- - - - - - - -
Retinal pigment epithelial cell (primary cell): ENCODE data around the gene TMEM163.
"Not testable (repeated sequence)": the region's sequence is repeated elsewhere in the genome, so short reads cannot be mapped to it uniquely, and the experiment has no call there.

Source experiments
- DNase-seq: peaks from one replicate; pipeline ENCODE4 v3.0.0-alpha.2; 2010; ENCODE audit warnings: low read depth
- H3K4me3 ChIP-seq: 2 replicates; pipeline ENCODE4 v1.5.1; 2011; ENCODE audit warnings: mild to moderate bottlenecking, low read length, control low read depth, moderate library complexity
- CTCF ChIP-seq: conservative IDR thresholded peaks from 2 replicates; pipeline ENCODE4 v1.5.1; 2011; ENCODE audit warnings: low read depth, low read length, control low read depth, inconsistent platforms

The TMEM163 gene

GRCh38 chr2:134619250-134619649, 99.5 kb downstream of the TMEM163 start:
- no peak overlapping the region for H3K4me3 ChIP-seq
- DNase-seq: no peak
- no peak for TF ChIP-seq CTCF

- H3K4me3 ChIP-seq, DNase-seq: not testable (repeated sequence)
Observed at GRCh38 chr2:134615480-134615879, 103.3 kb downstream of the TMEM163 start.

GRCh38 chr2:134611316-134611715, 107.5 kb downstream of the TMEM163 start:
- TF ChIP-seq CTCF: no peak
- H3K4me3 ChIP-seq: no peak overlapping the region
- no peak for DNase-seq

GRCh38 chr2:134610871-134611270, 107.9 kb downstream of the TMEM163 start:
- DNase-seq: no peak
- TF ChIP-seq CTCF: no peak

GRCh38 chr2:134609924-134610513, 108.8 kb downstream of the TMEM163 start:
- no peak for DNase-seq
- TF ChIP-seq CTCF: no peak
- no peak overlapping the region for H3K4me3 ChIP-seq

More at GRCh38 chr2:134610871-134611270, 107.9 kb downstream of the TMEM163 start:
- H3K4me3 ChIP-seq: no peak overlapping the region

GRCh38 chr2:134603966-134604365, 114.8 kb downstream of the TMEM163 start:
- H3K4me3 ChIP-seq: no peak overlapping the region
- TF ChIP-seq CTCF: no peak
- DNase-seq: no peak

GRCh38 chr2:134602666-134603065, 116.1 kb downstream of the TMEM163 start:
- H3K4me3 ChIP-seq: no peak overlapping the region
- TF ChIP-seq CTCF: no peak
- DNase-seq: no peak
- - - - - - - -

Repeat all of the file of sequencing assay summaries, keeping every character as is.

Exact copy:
Retinal pigment epithelial cell (primary cell): ENCODE data around the gene TMEM163.
"Not testable (repeated sequence)": the region's sequence is repeated elsewhere in the genome, so short reads cannot be mapped to it uniquely, and the experiment has no call there.

Source experiments
- DNase-seq: peaks from one replicate; pipeline ENCODE4 v3.0.0-alpha.2; 2010; ENCODE audit warnings: low read depth
- H3K4me3 ChIP-seq: 2 replicates; pipeline ENCODE4 v1.5.1; 2011; ENCODE audit warnings: mild to moderate bottlenecking, low read length, control low read depth, moderate library complexity
- CTCF ChIP-seq: conservative IDR thresholded peaks from 2 replicates; pipeline ENCODE4 v1.5.1; 2011; ENCODE audit warnings: low read depth, low read length, control low read depth, inconsistent platforms

The TMEM163 gene

GRCh38 chr2:134619250-134619649, 99.5 kb downstream of the TMEM163 start:
- no peak overlapping the region for H3K4me3 ChIP-seq
- DNase-seq: no peak
- no peak for TF ChIP-seq CTCF

- H3K4me3 ChIP-seq, DNase-seq: not testable (repeated sequence)
Observed at GRCh38 chr2:134615480-134615879, 103.3 kb downstream of the TMEM163 start.

GRCh38 chr2:134611316-134611715, 107.5 kb downstream of the TMEM163 start:
- TF ChIP-seq CTCF: no peak
- H3K4me3 ChIP-seq: no peak overlapping the region
- no peak for DNase-seq

GRCh38 chr2:134610871-134611270, 107.9 kb downstream of the TMEM163 start:
- DNase-seq: no peak
- TF ChIP-seq CTCF: no peak

GRCh38 chr2:134609924-134610513, 108.8 kb downstream of the TMEM163 start:
- no peak for DNase-seq
- TF ChIP-seq CTCF: no peak
- no peak overlapping the region for H3K4me3 ChIP-seq

More at GRCh38 chr2:134610871-134611270, 107.9 kb downstream of the TMEM163 start:
- H3K4me3 ChIP-seq: no peak overlapping the region

GRCh38 chr2:134603966-134604365, 114.8 kb downstream of the TMEM163 start:
- H3K4me3 ChIP-seq: no peak overlapping the region
- TF ChIP-seq CTCF: no peak
- DNase-seq: no peak

GRCh38 chr2:134602666-134603065, 116.1 kb downstream of the TMEM163 start:
- H3K4me3 ChIP-seq: no peak overlapping the region
- TF ChIP-seq CTCF: no peak
- DNase-seq: no peak